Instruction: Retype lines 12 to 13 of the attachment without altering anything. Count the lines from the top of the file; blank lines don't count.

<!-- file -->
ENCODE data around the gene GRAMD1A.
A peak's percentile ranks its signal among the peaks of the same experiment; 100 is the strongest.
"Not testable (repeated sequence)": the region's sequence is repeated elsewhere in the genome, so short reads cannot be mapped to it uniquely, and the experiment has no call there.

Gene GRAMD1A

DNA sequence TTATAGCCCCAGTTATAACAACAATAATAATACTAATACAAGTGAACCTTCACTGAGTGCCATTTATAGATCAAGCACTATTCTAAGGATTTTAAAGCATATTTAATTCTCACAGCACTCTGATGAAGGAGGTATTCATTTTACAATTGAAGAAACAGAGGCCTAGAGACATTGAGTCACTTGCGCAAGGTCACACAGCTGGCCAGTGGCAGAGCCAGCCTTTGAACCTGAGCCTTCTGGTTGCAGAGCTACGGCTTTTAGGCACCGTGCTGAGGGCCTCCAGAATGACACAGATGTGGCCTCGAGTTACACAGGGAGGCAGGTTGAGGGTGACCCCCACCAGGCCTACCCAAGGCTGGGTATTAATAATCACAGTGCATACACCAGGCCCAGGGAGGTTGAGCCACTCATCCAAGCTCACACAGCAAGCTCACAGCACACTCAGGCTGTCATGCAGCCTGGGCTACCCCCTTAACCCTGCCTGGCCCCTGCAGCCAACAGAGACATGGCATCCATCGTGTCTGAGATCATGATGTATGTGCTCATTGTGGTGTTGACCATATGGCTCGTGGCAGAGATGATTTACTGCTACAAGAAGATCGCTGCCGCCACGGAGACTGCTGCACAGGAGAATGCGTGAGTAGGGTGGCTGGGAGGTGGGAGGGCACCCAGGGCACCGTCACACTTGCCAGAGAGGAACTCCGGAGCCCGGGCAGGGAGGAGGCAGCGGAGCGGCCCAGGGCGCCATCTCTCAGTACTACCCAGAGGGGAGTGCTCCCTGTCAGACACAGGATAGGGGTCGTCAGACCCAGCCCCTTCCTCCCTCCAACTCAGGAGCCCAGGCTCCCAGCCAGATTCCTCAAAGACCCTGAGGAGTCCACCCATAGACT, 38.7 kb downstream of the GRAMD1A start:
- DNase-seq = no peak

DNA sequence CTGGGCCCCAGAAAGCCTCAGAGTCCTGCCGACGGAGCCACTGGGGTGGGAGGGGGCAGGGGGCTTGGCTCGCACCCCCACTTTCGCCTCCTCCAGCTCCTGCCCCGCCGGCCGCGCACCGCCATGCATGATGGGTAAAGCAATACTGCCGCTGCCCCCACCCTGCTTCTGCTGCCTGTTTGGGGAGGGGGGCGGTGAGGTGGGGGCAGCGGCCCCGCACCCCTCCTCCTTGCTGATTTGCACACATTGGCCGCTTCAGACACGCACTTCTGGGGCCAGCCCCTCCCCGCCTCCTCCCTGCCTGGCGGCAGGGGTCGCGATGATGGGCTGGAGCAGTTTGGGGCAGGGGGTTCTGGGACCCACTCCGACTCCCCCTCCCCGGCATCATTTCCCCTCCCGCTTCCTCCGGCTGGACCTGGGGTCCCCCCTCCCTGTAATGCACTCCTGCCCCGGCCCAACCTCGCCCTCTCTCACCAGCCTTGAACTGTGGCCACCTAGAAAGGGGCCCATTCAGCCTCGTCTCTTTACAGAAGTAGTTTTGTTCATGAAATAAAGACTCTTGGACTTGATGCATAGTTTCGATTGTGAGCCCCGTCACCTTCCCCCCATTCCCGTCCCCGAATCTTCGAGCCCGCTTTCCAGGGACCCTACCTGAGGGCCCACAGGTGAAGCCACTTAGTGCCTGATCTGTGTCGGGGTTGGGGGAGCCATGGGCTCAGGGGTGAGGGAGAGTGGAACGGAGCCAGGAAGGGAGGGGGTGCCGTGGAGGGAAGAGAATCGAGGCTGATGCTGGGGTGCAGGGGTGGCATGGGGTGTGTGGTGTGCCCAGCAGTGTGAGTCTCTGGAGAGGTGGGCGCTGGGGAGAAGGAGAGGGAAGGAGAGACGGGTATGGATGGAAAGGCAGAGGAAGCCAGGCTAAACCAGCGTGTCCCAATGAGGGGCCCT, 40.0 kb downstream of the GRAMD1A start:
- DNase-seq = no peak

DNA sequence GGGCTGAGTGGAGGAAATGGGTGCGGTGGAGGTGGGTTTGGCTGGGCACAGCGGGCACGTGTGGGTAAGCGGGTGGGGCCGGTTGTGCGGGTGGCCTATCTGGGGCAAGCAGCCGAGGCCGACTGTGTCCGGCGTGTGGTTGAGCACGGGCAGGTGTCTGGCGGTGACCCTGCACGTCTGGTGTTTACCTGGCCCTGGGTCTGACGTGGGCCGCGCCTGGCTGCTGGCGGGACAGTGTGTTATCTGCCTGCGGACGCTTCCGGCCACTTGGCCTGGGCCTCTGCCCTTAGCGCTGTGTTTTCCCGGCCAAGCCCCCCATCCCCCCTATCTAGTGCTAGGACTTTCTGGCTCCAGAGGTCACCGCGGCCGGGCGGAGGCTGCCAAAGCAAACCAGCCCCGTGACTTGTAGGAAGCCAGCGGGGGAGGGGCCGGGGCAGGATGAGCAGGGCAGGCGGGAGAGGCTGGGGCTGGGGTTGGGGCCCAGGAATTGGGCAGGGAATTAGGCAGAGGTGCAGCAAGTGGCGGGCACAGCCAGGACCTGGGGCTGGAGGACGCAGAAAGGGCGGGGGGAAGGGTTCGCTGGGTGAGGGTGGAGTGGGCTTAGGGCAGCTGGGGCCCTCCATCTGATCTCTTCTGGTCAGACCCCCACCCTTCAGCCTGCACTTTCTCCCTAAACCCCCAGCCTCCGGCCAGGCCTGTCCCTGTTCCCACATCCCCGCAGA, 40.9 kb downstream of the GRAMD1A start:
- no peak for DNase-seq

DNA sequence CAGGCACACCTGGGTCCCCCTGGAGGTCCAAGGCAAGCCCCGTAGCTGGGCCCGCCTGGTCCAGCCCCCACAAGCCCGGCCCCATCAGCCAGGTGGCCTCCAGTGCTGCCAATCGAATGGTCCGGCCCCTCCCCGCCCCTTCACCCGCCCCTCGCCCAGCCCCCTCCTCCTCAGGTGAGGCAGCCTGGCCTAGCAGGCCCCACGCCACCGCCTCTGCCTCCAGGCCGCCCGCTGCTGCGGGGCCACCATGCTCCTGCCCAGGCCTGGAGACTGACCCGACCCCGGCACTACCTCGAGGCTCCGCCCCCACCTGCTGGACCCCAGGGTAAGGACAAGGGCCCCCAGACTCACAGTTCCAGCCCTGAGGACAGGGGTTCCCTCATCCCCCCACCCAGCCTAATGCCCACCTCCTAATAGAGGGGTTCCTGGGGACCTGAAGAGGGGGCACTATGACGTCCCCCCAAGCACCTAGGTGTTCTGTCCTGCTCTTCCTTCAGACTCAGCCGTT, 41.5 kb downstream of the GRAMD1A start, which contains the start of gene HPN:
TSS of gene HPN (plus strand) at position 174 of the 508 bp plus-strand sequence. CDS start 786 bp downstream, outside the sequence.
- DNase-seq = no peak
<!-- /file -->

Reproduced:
TSS of gene HPN (plus strand) at position 174 of the 508 bp plus-strand sequence. CDS start 786 bp downstream, outside the sequence.
- DNase-seq = no peak